PlayStation TV Could Succeed
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Originally, I was pessimistically skeptical about PlayStation Vita TV, but it was with good reason. Back when it was announced in Japan, I saw a number of reasons why it wasn't a good idea. It doesn't play every Vita game, it uses a Dual Shock 3 instead of a Dual Shock 4, and the one starter model only came with an 8GB memory card (if you own a Vita, you know that's a joke). Yet now, a year and a PlayStation TV E3 2014 announcement later, I'm suddenly feeling a lot more forgiving. In fact, I even think that there's a chance the PlayStation TV could be successful.

I know it seems odd. Nothing about the PlayStation Vita TV, now PlayStation TV, has changed. It still can't play every Vita game. If you buy the $139 starter model, it still can come bundled with a Dual Shock 3 and an 8GB memory card. Yet, I feel the climate surrounding the game has shifted and, as such, am feeling more generous to the machine that initially appears to be encroaching on the Amazon Fire TV and Ouya's territory.

I credit a part of this to the surprising success of the 2DS. I thought it was going to be a ridiculous failure as well. Yet, after I tried it at a few demo events, I realized it wasn't as bad as it seemed. It wasn't for me, but it's a perfect starter system, especially since it's often on sale for $99. People tend to be very forgiving of handhelds and consoles that come in under $100. Case in point, the stand-alone PlayStation TV will be only $99. If someone already has a Dual Shock 3, or even a Dual Shock 4, and is willing to shell out for the memory cards, it could be an easy way to ease someone into the Vita lifestyle.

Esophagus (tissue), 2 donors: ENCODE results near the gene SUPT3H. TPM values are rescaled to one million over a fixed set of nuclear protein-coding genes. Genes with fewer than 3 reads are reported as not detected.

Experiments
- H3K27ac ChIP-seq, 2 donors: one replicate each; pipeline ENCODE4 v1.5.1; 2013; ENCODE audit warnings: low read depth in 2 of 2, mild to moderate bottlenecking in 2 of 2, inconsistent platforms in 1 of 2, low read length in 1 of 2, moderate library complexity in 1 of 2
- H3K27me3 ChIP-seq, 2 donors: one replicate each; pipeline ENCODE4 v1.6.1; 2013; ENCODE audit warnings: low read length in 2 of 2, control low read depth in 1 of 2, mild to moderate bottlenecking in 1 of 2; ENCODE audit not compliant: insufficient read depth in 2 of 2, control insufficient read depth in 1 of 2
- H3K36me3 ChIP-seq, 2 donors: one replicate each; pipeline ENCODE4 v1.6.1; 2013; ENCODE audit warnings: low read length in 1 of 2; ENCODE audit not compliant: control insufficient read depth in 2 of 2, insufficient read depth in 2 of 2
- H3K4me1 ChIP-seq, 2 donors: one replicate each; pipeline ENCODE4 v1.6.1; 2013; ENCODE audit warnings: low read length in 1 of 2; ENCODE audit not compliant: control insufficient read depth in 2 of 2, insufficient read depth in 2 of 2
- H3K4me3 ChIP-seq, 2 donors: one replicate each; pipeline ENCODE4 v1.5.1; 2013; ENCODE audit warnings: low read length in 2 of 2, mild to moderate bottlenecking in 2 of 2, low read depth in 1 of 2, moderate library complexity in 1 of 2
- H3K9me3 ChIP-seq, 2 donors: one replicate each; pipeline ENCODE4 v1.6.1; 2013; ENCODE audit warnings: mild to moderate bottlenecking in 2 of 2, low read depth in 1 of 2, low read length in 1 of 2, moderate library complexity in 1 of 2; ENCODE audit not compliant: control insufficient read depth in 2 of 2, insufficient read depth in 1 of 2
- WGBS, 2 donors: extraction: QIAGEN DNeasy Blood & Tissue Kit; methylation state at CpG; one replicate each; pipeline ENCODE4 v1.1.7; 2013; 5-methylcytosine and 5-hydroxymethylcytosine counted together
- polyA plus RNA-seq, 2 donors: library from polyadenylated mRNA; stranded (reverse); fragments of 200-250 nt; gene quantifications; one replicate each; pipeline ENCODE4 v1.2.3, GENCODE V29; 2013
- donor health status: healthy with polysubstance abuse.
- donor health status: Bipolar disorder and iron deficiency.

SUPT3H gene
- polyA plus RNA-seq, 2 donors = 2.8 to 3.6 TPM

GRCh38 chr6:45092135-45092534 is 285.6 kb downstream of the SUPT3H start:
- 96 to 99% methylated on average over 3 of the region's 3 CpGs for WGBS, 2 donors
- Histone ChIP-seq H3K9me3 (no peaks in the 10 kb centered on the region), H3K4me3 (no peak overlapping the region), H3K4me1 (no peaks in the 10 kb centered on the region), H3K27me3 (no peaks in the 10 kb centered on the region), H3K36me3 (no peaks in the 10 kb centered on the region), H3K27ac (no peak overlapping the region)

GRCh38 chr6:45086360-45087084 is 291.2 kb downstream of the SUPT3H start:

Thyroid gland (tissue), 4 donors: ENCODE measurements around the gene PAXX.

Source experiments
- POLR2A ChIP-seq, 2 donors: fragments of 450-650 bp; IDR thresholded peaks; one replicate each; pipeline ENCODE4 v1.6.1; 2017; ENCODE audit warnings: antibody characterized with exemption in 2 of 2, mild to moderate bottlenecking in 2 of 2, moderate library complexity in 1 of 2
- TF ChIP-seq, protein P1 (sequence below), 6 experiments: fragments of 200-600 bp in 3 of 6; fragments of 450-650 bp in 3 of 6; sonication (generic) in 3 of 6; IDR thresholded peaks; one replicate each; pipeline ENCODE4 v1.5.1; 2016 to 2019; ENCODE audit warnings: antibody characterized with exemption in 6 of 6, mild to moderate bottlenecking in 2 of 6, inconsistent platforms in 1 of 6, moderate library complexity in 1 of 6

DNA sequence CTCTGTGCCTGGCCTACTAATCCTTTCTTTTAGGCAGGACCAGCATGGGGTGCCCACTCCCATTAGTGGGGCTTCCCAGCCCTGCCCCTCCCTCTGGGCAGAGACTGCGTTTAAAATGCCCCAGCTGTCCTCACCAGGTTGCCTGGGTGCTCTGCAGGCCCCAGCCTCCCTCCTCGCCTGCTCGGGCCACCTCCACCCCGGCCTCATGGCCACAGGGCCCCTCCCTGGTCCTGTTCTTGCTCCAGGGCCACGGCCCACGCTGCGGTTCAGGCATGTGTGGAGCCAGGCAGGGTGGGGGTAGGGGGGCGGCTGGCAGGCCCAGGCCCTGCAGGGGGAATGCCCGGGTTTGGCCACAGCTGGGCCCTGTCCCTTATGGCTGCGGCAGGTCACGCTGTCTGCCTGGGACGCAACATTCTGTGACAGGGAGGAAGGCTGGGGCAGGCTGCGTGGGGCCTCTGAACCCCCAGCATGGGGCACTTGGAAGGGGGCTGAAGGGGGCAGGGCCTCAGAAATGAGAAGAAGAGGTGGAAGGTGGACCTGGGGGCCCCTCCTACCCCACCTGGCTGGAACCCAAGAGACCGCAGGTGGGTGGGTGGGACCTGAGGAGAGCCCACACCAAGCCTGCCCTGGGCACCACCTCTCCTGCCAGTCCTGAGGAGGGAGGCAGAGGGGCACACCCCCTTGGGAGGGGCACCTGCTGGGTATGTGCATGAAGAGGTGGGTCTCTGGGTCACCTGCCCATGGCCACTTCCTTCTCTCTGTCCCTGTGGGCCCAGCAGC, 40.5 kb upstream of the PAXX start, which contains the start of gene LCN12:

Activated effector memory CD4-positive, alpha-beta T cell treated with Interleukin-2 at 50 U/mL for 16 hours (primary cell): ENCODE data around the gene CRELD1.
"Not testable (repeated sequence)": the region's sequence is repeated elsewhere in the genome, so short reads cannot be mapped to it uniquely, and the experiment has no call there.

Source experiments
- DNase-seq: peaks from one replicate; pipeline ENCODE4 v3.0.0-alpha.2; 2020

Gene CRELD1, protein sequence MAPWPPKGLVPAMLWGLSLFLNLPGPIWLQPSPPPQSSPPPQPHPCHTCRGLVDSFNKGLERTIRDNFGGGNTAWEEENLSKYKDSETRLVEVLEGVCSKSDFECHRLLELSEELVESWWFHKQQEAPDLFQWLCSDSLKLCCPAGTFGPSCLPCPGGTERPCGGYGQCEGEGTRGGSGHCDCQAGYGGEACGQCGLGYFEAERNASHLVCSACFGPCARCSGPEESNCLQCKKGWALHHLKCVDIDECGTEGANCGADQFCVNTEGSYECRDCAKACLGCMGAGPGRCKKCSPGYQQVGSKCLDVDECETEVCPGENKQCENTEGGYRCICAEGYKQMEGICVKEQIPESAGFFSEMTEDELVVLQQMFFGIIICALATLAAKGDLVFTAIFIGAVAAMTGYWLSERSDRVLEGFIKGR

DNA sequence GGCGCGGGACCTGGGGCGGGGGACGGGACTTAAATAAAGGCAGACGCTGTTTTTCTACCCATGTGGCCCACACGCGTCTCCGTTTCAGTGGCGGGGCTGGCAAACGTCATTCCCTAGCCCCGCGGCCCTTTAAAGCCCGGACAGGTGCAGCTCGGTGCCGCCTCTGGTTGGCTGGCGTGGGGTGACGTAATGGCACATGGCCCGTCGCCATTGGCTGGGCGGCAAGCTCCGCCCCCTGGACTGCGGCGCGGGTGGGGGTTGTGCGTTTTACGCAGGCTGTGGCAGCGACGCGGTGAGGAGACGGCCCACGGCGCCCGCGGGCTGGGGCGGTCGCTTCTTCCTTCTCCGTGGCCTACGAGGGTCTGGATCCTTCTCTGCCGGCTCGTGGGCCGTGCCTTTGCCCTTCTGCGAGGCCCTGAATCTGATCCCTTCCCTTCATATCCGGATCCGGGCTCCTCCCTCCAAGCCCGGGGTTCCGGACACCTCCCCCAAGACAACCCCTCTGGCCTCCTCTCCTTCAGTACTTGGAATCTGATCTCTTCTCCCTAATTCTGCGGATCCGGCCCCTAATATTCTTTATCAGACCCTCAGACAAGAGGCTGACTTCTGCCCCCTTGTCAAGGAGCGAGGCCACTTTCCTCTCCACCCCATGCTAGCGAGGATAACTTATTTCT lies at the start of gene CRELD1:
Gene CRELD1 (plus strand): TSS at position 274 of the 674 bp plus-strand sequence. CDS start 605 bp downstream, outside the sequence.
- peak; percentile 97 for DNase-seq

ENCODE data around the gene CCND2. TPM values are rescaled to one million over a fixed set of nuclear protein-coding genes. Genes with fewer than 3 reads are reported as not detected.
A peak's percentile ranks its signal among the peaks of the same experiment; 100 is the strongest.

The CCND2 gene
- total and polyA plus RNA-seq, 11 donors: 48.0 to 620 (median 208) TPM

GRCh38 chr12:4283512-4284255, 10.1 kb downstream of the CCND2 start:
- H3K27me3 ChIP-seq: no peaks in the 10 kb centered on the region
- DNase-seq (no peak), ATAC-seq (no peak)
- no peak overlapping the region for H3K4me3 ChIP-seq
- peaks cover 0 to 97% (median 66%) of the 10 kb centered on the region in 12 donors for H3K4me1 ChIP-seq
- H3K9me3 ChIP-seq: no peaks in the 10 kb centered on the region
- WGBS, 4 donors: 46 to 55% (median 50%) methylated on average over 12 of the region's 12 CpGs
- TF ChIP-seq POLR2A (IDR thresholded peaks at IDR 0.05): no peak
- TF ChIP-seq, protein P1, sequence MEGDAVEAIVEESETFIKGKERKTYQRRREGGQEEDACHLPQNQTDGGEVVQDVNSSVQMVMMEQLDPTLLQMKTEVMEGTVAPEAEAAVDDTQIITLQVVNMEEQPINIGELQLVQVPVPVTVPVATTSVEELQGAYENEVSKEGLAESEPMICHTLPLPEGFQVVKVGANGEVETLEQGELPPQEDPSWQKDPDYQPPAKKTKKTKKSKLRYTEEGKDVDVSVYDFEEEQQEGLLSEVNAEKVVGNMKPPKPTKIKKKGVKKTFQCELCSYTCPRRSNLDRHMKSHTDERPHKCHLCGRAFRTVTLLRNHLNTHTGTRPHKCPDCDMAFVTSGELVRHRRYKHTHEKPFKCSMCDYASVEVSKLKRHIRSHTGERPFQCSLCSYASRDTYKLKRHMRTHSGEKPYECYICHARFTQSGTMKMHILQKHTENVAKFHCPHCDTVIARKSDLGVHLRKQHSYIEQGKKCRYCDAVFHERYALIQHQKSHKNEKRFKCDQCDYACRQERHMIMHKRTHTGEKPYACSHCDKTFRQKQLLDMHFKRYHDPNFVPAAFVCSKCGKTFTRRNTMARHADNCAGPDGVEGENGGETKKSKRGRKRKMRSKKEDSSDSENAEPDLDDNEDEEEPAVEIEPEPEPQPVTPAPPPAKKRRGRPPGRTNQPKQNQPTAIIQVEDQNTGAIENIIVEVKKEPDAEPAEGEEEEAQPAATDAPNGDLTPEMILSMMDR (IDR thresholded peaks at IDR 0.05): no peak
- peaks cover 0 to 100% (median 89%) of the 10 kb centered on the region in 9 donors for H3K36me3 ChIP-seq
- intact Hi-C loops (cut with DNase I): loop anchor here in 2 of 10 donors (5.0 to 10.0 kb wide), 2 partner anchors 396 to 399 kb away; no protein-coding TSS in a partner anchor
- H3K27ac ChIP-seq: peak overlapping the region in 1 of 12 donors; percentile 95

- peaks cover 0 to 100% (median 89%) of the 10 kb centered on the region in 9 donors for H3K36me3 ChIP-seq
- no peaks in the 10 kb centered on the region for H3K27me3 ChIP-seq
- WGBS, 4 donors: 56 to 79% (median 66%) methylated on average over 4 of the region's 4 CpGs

Especially if they have a PlayStation Plus, and soon PlayStation Now subscription. The PlayStation TV will be compatible with both, of course, allowing for streaming game rentals, as well as access to a wealth of free Vita games that a user may not have been able to enjoy otherwise. If someone were to pick this up just to use in conjunction with those two services, they could get a lot of gaming enjoyment out of it over the next few years just with the $99 base or $139 starter model.

It's because of those services, which will allow the play of Vita, PSOne, and PSP games and streaming of PS3 and PS4 games, that sets the PlayStation TV apart from other microconsoles. We've all taken a dim view of them, to be sure. I love my Ouya for what it's capable of, and it certainly gets more use than my Wii U, but I never consider it a serious contender. The same is true of things like the Amazon Fire TV. Yet, the more I see and hear about the PlayStation TV, the more I start to think that maybe it isn't a crazy idea after all. Maybe it could find a place in the market.

Especially since the number of Vita games that don't require the touch screen, touch panel, and gyroscopic controls are shrinking. They're still there, to be sure, but more and more games are coming out where said controls are optional. Which means they could end up being a part of a PlayStation TV's library. I'd have to see an officially released list of playable games to make any judgement, but when I think about what I've played over the last year and seen at E3 2014, I can't help but think the PlayStation TV's Vita game library would be larger than one would initially suspect.

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But, I suppose my biggest reason for my PlayStation TV change of heart is the simple fact that I love my Vita. I think it's a fantastic system and I adore almost every game I've played on it. There are so many quality titles, and it saddens me that they aren't getting the audience they deserve. I suppose a part of me now wants to change my PlayStation TV view because this microconsole could help bolster and support the handheld. If the PlayStation TV sell, more people will see just how worthwhile the Vita is.

It's easy to be cynical and pessimistic when it comes to the PlayStation TV. I know, because I was before. But now, as its Fall 2014 release window approaches, perhaps we should rethink our stance and even consider welcoming Sony's micro-console into our homes.

Jenni Lada
Jenni Lada

Site Editor
Date: 06/17/2014

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